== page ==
Dwarf Conifers: Bigger Than You Think!

Standard

They were cute when they were young, but it’s now time to say goodbye to these formerly dwarf conifers. Photo: natureworksct.blogspot.com

There is really no such thing as a dwarf conifer. All grow throughout their lives. So, the tiny little conifer that looks so good in your rock garden and which the label listed as 3 feet (1 m) high by 5 feet (1.5 m) in diameter may be one day as tall as your house and nearly as wide! 

Why Do the Labels Lie?

They don’t really. It’s just that dwarf conifer labels offer different information than regular plant labels and no one ever seems to explain what they mean to the home gardener. 

With a perennial, the dimensions given on the label are pretty much what the plant will reach at maturity and it will stay at that size all its life.

The dimensions of trees are also fairly close to the maximum size you can expect under average gardening conditions, although they can vary more, depending on local conditions. Still, a “small tree” will probably stay at less than 30 feet (9 m) in height and a “large tree” will eventually reach 70 feet (21 m) or more, so the label information is reasonably close to the reality of the situation.

The label on a dwarf Alberta spruce (Picea glauca ‘Conica’ may say 5 ft (1.5 m) high and 4 feet (1.2 m) wide, but that’s at 10 years old. it will eventually reach more than three times that! Photo: David Beaulieu, The Spruce

But dwarf conifers are classified based on a different system. The dimensions listed don’t refer to its maximum size, but rather its expected dimensions when it reaches 10 years old. It will not just reach that size and stop growing, but will keep on at the same pace all its life.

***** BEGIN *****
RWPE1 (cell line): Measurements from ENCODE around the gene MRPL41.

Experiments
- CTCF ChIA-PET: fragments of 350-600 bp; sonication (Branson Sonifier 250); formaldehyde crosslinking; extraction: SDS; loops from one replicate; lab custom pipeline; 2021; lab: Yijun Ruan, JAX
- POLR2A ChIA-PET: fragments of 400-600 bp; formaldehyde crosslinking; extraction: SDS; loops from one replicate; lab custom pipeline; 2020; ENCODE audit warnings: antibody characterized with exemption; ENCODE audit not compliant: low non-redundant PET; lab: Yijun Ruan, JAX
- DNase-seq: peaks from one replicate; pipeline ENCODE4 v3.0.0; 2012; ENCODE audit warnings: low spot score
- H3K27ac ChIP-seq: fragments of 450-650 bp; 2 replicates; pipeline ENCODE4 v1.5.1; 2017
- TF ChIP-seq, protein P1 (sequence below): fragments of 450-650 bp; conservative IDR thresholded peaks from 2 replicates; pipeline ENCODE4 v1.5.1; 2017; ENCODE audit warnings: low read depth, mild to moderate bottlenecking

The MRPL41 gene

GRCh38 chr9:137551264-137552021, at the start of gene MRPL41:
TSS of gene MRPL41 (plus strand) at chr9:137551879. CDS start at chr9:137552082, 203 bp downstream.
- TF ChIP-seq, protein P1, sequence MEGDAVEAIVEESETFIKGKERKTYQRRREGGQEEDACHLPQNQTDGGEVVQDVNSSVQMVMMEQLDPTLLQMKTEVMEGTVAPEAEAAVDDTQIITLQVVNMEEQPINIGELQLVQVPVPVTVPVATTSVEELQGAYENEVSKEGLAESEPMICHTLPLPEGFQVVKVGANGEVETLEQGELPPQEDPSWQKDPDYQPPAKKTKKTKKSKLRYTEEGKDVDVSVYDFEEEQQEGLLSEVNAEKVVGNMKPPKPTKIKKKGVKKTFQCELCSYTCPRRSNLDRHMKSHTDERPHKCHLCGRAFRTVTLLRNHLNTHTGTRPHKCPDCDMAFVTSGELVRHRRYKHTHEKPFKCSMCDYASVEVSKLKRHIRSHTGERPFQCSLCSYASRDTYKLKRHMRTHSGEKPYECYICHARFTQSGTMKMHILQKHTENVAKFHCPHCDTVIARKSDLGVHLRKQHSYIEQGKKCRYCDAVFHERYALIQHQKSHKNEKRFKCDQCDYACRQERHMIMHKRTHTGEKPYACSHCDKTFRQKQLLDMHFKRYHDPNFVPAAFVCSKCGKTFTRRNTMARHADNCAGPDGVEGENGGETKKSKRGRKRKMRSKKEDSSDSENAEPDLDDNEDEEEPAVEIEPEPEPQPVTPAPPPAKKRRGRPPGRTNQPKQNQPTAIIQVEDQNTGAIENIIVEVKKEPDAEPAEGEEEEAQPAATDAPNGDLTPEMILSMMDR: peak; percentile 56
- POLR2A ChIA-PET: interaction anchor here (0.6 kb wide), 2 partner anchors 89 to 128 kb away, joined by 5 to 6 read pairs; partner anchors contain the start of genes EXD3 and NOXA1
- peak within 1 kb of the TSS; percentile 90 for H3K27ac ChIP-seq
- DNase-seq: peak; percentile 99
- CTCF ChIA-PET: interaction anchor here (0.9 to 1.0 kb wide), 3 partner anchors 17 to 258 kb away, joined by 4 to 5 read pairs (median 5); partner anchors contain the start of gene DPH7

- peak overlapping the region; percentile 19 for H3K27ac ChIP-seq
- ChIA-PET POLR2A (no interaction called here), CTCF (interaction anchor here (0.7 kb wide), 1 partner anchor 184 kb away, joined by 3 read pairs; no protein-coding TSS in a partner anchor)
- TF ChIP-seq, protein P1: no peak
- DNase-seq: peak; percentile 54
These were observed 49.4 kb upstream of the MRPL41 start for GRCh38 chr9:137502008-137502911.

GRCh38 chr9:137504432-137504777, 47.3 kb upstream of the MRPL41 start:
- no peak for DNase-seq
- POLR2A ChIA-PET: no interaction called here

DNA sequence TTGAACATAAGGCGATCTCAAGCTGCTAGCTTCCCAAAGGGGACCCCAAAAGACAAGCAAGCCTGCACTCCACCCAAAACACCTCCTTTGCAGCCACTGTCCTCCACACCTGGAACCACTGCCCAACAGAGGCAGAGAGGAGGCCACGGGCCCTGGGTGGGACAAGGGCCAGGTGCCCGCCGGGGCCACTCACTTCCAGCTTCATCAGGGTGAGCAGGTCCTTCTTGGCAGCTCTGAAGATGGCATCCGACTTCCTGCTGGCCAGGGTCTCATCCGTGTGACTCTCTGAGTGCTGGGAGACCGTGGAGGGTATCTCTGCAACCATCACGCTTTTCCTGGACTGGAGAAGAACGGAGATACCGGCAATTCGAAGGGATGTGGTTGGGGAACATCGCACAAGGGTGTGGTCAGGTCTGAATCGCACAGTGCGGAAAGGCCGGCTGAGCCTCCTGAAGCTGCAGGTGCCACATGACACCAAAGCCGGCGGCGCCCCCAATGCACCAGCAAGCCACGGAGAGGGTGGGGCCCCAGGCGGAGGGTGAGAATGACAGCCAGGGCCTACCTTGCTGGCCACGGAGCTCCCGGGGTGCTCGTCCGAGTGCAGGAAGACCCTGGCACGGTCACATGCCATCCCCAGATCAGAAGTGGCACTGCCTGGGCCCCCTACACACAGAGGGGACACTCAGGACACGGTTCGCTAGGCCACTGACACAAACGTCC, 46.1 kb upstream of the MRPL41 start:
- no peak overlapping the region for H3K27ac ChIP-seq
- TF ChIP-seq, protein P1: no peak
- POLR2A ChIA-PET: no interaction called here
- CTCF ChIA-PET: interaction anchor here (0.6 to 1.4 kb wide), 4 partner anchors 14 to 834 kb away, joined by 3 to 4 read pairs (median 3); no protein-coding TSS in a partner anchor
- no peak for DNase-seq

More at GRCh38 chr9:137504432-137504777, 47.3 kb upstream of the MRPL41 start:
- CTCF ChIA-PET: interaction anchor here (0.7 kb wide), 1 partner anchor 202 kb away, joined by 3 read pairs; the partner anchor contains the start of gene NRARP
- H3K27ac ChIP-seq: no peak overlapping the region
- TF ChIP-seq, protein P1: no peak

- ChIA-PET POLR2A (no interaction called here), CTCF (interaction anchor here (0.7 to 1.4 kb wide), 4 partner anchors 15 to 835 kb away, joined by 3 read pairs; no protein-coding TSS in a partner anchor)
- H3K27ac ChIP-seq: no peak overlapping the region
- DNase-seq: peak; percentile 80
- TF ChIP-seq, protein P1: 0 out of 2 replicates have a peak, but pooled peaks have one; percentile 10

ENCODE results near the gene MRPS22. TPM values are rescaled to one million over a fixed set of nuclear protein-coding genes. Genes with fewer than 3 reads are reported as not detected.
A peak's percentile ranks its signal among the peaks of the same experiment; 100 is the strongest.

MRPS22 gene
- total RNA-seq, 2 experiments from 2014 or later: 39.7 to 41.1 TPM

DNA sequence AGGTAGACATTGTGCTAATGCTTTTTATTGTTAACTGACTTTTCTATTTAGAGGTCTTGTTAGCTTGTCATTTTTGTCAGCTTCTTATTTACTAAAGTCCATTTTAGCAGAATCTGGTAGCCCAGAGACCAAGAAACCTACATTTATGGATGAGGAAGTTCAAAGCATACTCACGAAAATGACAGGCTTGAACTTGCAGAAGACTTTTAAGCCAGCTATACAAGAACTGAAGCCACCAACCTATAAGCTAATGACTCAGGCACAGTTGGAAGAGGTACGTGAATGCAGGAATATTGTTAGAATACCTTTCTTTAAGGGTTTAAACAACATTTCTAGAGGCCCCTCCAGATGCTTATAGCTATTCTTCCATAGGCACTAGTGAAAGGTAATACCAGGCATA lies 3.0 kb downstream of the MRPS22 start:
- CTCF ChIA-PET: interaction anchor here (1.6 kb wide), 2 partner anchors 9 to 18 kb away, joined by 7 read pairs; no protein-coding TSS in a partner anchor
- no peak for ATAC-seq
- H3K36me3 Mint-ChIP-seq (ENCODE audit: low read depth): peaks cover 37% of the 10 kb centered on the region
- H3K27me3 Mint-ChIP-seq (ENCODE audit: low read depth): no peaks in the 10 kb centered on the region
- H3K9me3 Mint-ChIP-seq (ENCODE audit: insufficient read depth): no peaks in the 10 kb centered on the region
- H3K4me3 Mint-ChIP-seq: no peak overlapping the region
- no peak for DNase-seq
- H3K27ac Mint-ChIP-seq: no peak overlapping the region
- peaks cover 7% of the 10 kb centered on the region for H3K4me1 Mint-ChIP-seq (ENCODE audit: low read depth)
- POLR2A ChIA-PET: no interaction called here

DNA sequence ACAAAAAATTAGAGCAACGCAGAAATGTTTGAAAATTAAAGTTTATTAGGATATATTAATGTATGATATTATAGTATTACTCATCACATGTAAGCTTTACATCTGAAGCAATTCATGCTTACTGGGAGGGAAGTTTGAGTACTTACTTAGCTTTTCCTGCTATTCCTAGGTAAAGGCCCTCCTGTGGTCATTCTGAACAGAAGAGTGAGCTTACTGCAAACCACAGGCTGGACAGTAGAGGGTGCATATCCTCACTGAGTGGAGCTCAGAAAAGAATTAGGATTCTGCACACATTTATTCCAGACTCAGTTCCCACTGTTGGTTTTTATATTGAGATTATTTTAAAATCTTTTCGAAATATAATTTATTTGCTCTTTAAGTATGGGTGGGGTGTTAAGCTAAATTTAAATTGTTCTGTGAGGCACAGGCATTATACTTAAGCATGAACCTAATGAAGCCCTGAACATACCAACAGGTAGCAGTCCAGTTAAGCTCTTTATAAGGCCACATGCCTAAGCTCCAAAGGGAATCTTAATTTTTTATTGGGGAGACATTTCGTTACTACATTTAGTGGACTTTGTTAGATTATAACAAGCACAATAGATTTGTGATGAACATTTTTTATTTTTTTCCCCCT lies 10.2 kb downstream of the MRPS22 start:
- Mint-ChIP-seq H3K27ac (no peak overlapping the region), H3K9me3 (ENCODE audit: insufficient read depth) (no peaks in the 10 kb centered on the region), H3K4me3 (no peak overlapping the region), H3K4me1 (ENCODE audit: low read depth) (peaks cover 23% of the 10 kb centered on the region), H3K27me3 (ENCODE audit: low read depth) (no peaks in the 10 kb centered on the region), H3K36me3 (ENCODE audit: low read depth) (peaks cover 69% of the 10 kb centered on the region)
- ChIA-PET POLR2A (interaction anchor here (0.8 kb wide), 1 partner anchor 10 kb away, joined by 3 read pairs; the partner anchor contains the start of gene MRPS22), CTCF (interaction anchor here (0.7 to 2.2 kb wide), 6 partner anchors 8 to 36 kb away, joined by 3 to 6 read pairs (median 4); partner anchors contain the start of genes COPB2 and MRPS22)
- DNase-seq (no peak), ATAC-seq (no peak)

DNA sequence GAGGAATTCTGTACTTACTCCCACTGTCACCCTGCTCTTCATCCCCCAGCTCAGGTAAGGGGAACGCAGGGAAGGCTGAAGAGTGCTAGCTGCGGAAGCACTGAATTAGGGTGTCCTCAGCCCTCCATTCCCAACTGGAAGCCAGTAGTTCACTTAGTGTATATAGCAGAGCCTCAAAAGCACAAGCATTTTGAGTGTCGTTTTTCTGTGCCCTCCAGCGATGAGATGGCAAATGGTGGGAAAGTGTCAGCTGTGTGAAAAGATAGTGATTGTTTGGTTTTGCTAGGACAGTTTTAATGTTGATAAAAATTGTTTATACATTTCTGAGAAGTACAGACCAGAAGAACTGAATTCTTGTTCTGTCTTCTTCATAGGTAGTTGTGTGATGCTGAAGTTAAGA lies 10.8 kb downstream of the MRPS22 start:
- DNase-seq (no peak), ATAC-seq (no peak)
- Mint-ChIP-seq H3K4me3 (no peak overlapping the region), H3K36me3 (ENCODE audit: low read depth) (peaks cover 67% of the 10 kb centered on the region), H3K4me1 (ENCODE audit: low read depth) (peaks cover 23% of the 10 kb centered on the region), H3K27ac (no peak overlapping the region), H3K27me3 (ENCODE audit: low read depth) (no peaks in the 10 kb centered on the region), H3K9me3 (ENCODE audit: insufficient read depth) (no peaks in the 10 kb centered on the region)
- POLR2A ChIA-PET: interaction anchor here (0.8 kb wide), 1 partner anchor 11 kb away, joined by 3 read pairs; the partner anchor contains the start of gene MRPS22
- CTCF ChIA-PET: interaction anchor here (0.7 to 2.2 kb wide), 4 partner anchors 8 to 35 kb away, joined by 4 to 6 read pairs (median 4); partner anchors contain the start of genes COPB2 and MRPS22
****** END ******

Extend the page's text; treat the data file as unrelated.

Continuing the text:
Size Categories

The American Conifer Society developed four size categories for conifers, according to their growth rate. The problem is that this information is not always being shared with home gardeners. But now you know!

These miniature conifers may be as cute as a button at first, but may turn into monsters if you don’t space them properly. Photo: vancouversun.com

Miniature Conifer: grows less than 1 inch (2.5 cm) per year, so a 10-year-old specimen could still be under 1 foot (30 cm) in height and spread.

Dwarf Conifer: grows 1 to 6 inches (2.5 to 15 cm) per year. That means some might be 5 feet tall or wide after 10 years … possibly less dwarf than you had hoped.

Intermediate Conifer: grows 6 to 12 inches (15 to 30 cm) per year.

Large Conifer: grows by more than 12 inches (30 cm) per year.

As you can see, so-called “dwarf conifers” likely won’t look very dwarf after 10 years or so of growth and even most miniature conifers, since they grow all their lives, will become huge over time. 

💡Helpful Hint: In spacing “dwarf conifers”, calculate the double of the height and diameter listed on the label. This will give you a more realistic estimate of its size in over its useful lifetime, about 20 years. And seriously consider removing them after about 20 years, because at that point, the term “dwarf conifer” really no longer applies!

I’m not trying to discredit dwarf conifers. I find them very useful in home landscaping … and 20 years of service is excellent, but to truly profit from them, you have to know how to properly space them and you also need to know when it’s time to replace them. 

One thought on “Dwarf Conifers: Bigger Than You Think!

  1. Living Christmas trees are the worst. As an arborist, I have seen MANY Italian stone pines planted right up against foundations and in other inappropriate situations, because they looked so cut and innocent as tiny Christmas trees.

Leave a Reply

Fill in your details below or click an icon to log in:

WordPress.com Logo

You are commenting using your WordPress.com account. Log Out /  Change )

Google photo

You are commenting using your Google account. Log Out /  Change )

Twitter picture

You are commenting using your Twitter account. Log Out /  Change )

Facebook photo

You are commenting using your Facebook account. Log Out /  Change )

Connecting to %s

This site uses Akismet to reduce spam. Learn how your comment data is processed.